The ring filmed for the films was not made with any Elvish inscription. The inscriptions that appear in a few special moments in the Lord of the Rings trilogy were computer generated in post-production. In The Hobbit films, no Elvish inscriptions are ever revealed.[7]

In 1999 he was diagnosed with cancer, and died in August of that year, before having the opportunity to see his rings in the films.[7][14][4]

The Jens Hansen workshop[edit]

Home of The One Ring. The Jens Hansen The Ringmaker Gold & Silversmith jewellery studio workshop at 320 Trafalgar Square, Nelson, 7010, New Zealand.

The Jens Hansen Workshop in Nelson is located on the corner of Trafalgar Square and Selwyn Place.[2]

Jens Hansen set up his first Nelson workshop in his and wife Gurli's home in Alton Street, Nelson in 1968.[2] It moved to Hardy Street in 1970, and then to its current location three years later.[15] Jens' eldest son Halfdan Hansen runs the Jens Hansen workshop,[6] which is known as Nelson's most established and only internationally acclaimed artisan jewellery workshop.[16] Today, two qualified in-house jewellers Zane Colegate[16] and Simon Colegate re-create Jens' original designs and using modern jewellery making techniques design new Jens-inspired jewellery pieces.

Today, people come from all over the world to visit the Jens Hansen workshop, the workshop having become well known after Jens Hansen designed and made The One Ring for The Lord of the Rings and The Hobbit film trilogies.[17][18]

The Legacy Collection[edit]

The Jens Hansen Legacy Collection marks four decades of timeless design. The Legacy Collection is a selection of authentic designs recreated by hand from Jens' original production notes and includes classic experimental Jens pieces.[19]

Jens' work always had a constant undercurrent of Danish architectural simplicity, but he liked to continually push the design boundaries. To mark the 40th Anniversary of Jens Hansen in Nelson in 2008, specific designs were selected, whose form had endured and defied fashion, but that had not been made for decades. These were recreated as the Legacy Collection. Every year around the time of Jens' birthday, the collection expands.[20]


  1. ^ a b c d e f g h i j Telford, Helen. Suter Art Gallery Magazine, 7 April – 7 May 2000. "The Jeweller's Mark: The Jens Hansen Workshop Story"
  2. ^ a b c d e f g Thompson, Emma. The Prow 2009. "Jens Hansen"
  3. ^ Skinner, Damian (2012). Kobi Bosshard : goldsmith. Albany, Auckland: David Bateman. p. 9. ISBN 978-1869538217.
  4. ^ a b c d e Murphy, Sara (6 October 2021). "The jeweler who forged the One Ring never got to see it". Polygon. Retrieved 6 October 2021.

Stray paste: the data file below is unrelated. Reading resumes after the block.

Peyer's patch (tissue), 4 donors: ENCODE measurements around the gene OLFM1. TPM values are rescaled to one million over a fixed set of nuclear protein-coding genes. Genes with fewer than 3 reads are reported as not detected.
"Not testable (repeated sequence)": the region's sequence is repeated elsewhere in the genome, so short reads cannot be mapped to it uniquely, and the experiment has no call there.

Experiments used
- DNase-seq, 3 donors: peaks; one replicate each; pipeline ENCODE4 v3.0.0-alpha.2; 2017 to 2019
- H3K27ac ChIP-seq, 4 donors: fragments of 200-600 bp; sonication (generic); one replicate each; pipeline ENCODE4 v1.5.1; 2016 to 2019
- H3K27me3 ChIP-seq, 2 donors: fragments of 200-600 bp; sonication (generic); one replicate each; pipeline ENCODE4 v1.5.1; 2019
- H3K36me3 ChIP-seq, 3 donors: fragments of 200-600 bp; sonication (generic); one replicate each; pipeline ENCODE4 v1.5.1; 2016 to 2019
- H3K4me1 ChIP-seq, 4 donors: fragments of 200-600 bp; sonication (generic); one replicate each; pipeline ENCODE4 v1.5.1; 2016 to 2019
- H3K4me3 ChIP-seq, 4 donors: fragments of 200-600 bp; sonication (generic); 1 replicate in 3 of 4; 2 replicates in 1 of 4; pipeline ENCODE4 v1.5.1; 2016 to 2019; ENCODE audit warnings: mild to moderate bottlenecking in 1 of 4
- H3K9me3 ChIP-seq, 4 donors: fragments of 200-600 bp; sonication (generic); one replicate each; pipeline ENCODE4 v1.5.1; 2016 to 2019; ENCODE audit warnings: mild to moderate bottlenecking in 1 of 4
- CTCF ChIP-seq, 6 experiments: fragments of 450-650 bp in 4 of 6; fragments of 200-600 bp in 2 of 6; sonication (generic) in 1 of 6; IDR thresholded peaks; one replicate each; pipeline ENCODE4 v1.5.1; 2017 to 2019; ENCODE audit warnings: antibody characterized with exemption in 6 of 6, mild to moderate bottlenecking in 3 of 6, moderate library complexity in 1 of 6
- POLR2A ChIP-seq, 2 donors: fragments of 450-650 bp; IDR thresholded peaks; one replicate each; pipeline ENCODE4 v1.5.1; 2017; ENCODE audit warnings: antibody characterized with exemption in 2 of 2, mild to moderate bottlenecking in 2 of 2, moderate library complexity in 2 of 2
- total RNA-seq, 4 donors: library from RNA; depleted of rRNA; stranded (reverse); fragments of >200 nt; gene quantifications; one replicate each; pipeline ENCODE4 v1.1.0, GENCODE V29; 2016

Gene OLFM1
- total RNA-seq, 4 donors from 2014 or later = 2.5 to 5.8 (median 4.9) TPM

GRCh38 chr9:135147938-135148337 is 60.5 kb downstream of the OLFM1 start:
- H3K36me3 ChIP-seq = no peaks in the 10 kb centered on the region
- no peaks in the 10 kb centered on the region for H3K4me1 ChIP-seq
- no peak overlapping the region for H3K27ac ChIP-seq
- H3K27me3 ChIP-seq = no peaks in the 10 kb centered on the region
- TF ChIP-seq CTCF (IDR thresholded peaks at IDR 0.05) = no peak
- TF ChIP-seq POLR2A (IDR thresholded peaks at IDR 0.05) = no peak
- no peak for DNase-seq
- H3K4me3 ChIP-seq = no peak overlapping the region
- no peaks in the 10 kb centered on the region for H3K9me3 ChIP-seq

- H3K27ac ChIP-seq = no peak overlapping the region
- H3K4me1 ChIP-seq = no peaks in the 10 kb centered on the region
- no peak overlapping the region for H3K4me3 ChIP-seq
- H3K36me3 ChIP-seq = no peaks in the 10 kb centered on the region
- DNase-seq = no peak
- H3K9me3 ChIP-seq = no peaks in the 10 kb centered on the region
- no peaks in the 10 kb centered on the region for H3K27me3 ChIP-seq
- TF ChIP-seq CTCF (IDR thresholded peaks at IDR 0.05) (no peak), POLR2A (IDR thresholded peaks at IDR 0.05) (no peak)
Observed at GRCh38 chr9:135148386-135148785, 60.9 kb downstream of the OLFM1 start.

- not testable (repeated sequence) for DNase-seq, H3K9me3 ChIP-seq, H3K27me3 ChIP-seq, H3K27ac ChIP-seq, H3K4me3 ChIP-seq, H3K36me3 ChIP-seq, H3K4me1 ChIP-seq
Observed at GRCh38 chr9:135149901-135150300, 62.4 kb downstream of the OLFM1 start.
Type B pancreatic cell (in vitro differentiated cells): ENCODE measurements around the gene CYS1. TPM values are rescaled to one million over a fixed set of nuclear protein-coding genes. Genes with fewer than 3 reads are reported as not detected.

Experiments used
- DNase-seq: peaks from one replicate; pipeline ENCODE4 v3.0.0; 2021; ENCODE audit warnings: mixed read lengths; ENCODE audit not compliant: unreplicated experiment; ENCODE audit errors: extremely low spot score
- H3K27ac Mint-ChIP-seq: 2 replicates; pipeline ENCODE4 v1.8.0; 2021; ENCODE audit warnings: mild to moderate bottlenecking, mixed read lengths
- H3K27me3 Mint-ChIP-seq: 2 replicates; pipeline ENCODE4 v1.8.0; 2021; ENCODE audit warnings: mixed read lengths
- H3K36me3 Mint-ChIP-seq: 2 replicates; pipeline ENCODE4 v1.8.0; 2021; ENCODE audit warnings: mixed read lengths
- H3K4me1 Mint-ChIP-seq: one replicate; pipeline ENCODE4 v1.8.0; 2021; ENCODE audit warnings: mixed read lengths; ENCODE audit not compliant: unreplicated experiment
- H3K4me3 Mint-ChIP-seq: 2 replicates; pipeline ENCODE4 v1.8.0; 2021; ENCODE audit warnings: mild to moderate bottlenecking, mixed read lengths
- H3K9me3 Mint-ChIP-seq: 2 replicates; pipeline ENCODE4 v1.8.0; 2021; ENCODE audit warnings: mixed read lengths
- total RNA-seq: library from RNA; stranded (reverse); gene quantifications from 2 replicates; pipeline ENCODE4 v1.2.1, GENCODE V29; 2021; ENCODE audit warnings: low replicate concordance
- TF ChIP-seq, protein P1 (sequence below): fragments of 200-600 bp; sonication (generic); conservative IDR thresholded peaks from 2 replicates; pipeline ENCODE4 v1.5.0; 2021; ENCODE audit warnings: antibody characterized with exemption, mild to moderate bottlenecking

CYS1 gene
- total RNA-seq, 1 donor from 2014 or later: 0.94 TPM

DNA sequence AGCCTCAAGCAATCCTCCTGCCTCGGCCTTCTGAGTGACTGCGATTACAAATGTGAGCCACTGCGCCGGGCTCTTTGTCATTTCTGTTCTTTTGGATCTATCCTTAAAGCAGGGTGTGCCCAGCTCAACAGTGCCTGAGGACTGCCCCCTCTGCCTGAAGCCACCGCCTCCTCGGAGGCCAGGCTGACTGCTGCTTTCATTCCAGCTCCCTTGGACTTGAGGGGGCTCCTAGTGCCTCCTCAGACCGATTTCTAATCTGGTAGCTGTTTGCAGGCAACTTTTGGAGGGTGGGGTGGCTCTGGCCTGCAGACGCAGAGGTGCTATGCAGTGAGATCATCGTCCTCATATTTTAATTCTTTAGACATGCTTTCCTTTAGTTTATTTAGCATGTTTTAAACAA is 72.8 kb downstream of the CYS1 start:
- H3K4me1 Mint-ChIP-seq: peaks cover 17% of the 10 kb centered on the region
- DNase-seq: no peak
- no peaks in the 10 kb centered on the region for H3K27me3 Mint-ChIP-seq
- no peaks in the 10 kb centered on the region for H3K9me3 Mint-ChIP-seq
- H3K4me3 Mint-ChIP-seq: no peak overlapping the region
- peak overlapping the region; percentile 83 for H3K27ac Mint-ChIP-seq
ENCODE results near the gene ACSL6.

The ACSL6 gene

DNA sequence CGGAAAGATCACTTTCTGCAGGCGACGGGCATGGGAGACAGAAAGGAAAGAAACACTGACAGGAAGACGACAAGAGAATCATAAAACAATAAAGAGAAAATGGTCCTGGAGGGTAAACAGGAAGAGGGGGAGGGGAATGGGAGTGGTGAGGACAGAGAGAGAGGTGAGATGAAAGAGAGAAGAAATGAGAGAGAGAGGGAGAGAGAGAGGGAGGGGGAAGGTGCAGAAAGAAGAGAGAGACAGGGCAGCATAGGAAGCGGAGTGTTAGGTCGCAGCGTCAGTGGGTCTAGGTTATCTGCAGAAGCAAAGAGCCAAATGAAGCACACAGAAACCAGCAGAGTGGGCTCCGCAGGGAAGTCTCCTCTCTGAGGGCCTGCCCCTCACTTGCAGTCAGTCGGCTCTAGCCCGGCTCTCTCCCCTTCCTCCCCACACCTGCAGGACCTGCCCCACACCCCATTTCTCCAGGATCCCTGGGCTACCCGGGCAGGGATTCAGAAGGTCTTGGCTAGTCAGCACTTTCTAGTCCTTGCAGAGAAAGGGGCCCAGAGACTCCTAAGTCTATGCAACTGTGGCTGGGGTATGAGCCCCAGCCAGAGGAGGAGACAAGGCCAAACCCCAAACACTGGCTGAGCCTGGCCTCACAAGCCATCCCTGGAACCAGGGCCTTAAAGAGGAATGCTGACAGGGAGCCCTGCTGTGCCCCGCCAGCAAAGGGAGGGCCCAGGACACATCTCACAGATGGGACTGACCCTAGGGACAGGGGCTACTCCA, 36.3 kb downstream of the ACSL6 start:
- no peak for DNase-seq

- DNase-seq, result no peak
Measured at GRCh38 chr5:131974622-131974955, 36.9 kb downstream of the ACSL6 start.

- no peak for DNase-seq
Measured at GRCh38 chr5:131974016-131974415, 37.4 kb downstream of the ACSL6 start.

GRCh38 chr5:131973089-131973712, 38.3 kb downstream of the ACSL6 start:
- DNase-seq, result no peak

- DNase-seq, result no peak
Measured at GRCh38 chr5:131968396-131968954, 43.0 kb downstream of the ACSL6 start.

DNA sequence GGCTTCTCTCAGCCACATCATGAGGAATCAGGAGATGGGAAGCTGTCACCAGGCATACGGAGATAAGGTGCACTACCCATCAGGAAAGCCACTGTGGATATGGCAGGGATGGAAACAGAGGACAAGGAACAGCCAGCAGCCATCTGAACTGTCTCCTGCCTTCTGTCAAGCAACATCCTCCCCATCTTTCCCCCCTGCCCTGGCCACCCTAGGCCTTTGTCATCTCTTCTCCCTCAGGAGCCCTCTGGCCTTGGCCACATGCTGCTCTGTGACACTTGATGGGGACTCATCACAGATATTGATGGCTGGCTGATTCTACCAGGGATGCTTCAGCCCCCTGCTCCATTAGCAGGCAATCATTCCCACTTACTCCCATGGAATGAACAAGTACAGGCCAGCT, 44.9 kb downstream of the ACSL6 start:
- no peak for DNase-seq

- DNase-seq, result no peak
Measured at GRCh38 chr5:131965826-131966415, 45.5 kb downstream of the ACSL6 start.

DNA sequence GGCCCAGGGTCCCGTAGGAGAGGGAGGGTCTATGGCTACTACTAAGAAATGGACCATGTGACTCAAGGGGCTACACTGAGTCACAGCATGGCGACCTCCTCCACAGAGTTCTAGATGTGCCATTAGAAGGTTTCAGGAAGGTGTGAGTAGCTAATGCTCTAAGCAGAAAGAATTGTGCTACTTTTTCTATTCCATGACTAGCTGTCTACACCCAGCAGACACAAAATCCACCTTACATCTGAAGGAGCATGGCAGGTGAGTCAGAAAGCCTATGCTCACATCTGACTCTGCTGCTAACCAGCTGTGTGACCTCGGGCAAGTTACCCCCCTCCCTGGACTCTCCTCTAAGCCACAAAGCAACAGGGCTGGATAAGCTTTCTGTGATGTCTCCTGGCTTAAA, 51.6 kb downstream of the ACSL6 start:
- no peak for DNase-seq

5. ^ Bortnick, Michael. Wild Tomato Magazine 2009. "A Life Less Ordinary – Sweet Prince Archived 13 January 2015 at the Wayback Machine"
  6. ^ a b Dover, Mic. Nelson Mail, 18 July 2009. "An artist's life among the elements"
  7. ^ a b c d e Milos, Lily. Middle Earth News 9 October 2012. "Forging The One Ring: An Interview with Halfdan Hansen"
  8. ^ a b Phillips, Hazel. Idealog, 2009 (19), p. 22. "More true rings Archived 1 March 2014 at the Wayback Machine"
  9. ^ Museum of New Zealand Te Papa Tongarewa. Person: Hansen, Jens
  10. ^ Pullar, Jess., 4 November 2015 "[1]"
  11. ^ "Nelson silversmith nets international club trophy commission". 15 June 2017. Retrieved 18 September 2022.
  12. ^ The Creation of the One Ring, retrieved 3 March 2014
  13. ^ George W. Beahm (1 October 2003). The Essential J. R. R. Tolkien Sourcebook: A Fan's Guide to Middle-Earth and Beyond. Career Press. pp. 95–. ISBN 978-1-56414-702-8.
  14. ^ Pearson, Anna. Nelson Mail, 28 November 2012. "Legacy of the rings lives on Legacy of the rings lives on"
  15. ^ Hunt, Tom. Nelson Mail, 5 November 2008. "Original treasures revisited"
  16. ^ a b South, Gill. New Zealand Herald 13 October 2013. "Small Business: Company culture – Halfdan Hansen"
  17. ^ Clark, Jayne. USA Today, 12 September 2011. "New Zealand draws new interest with 'Hobbit'"
  18. ^ Von Tunzelmann, Alex. BBC. 14 December 2012 "A return to Middle-earth Archived 25 March 2014 at the Wayback Machine"
  19. ^ Hunt, Tom. Nelson Mail [2], 5 November 2008
  20. ^ "Legacy Collection". Retrieved 21 July 2014.

Further reading[edit]

External links[edit]